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traderumor
01-03-2011, 11:01 PM
I'm trying to give this concept an ear, but help me to understand how this measure is reliable. First question--is the WAR reported on baseball-reference.com reliable? If so, is it really the position of this measure that Brandon Phillips is at or slightly below replacement level on defense for his career? Is that position supportable?
http://www.baseball-reference.com/players/p/phillbr01.shtml

Redsfan320
01-03-2011, 11:05 PM
The point still holds just as strongly really, but for dWAR, BR uses league average as replacement level, meaning that they're saying he's under 50% in defense, not under ~20%. Still doesn't help though.

320

Caveat Emperor
01-04-2011, 03:17 PM
So, what you're really asking is:

WAR, what is it good for?

traderumor
01-04-2011, 04:39 PM
;) Not quite yet, admittedly have not the depth of knowledge, but trying to get up to speed and starting with what seem to be common sense questions. I'm really not trying to start a WAR :)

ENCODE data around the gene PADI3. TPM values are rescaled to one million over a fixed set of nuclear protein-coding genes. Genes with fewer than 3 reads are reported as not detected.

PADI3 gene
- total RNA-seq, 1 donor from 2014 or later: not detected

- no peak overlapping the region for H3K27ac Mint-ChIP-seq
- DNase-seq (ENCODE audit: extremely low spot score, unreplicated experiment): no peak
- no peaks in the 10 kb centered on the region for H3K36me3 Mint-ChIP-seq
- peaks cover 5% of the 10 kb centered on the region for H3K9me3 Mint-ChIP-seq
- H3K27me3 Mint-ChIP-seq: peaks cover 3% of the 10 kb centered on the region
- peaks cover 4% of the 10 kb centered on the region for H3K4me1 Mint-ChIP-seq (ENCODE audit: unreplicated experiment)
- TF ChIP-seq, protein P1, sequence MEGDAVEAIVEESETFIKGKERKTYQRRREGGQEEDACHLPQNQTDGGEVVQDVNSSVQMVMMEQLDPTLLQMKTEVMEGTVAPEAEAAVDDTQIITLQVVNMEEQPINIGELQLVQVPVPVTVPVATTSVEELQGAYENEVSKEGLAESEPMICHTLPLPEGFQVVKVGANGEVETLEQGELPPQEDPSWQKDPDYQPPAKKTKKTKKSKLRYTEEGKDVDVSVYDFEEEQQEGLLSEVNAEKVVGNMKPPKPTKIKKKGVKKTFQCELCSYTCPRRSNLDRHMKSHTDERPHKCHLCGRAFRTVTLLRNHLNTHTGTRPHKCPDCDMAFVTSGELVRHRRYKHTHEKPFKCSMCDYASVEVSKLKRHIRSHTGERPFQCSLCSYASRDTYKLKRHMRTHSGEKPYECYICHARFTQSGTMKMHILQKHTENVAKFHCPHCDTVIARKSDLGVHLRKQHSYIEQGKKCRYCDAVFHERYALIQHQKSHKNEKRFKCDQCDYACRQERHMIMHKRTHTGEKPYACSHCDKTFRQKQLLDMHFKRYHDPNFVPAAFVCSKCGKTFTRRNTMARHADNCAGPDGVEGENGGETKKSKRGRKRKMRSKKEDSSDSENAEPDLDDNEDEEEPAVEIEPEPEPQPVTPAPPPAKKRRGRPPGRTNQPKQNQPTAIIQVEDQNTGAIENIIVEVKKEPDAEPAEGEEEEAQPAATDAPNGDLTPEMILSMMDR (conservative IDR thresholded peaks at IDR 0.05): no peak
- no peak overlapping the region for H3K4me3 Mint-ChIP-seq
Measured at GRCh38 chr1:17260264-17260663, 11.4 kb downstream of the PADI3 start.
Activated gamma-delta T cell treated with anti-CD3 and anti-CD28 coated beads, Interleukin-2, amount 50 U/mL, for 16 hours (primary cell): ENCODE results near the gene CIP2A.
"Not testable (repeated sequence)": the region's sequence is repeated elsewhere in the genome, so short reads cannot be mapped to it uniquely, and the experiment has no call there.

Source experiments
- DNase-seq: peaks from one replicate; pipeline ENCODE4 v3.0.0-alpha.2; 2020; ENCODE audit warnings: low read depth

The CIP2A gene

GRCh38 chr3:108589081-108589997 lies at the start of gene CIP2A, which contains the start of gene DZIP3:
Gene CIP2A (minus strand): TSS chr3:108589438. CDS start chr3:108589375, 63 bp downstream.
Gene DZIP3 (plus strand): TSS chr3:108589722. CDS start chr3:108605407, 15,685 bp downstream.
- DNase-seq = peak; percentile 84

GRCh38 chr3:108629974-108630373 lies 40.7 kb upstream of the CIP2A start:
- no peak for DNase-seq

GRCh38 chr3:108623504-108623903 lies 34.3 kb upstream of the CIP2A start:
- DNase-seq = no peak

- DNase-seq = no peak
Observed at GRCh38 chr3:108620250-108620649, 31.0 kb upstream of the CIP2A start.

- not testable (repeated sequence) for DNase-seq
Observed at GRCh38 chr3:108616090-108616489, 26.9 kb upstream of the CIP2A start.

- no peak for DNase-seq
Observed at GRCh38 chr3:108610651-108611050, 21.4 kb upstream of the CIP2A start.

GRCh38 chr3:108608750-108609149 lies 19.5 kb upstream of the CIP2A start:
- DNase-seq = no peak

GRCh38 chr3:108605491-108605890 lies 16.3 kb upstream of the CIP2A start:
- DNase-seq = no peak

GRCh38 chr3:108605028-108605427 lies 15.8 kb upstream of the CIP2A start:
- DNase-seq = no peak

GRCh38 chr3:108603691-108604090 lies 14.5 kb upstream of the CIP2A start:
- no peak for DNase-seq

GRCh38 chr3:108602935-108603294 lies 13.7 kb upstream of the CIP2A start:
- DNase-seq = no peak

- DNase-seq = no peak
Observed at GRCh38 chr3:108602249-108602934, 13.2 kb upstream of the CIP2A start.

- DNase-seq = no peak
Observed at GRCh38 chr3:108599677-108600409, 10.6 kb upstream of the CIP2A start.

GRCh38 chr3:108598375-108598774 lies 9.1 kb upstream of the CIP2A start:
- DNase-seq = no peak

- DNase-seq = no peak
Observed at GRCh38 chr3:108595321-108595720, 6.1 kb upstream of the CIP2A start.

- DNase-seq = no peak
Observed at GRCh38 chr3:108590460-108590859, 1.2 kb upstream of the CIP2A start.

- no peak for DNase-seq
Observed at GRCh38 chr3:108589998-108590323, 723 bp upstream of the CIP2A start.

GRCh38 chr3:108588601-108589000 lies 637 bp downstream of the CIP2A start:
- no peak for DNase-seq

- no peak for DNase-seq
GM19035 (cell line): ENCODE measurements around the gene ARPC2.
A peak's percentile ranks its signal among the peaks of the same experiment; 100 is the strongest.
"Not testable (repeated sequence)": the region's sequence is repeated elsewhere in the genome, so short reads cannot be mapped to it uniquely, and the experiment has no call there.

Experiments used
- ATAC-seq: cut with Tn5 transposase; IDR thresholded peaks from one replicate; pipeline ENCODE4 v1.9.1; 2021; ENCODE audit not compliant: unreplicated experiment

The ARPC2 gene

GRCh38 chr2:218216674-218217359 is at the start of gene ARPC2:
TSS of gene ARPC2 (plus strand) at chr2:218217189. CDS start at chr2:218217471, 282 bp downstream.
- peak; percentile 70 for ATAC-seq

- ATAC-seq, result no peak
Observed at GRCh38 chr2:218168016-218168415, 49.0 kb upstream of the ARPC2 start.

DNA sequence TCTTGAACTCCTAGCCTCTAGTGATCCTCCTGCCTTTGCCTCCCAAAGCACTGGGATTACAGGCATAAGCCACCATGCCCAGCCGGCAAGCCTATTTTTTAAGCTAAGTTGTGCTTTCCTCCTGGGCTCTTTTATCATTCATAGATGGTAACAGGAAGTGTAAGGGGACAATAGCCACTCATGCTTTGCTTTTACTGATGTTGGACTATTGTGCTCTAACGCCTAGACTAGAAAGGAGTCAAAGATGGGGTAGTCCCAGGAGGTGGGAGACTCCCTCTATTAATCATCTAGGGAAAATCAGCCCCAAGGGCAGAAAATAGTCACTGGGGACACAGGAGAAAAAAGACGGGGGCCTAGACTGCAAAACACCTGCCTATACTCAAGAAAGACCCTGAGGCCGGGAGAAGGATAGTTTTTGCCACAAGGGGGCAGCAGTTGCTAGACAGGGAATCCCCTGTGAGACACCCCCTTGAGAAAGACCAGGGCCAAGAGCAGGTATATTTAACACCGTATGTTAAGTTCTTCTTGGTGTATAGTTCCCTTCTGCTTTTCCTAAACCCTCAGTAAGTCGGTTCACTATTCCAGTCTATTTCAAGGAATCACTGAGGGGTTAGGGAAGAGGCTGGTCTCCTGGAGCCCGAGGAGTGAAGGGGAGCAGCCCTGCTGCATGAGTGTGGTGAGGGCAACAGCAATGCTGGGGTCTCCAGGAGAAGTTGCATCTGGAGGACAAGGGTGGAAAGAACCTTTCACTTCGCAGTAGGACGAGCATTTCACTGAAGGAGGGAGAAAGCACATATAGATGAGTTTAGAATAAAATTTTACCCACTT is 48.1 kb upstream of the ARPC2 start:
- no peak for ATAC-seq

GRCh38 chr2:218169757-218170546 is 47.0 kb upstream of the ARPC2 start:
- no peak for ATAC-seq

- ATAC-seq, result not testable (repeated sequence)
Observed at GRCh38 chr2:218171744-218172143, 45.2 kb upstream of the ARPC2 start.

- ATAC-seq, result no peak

Hoosier Red
01-04-2011, 04:49 PM
I'm trying to give this concept an ear, but help me to understand how this measure is reliable. First question--is the WAR reported on baseball-reference.com reliable? If so, is it really the position of this measure that Brandon Phillips is at or slightly below replacement level on defense for his career? Is that position supportable?
http://www.baseball-reference.com/players/p/phillbr01.shtml

Not to speak to the reliability one way or another, but the worst year from a defensive standpoint(2006), Phillips had a lower than league average fielding percentage, and a lower than league average range factor.

Now take away from those stats reliability as you wish.

Tom Servo
01-04-2011, 05:06 PM
So, what you're really asking is:

WAR, what is it good for?
Good God, y'all.

RedsManRick
01-04-2011, 07:19 PM
I would be careful to separate the WAR concept from a given implementation.

The framework for WAR is a standard set of component inputs which add up to a comprehensive total measure of production above replacement. But each implementation of WAR uses different versions of those inputs -- a different baseline for replacement-level, different position adjustments, different data sources for defense or different methods of calculating production (for example, B-Ref uses adjust runs allowed for pitchers, Fangraphs uses FIP)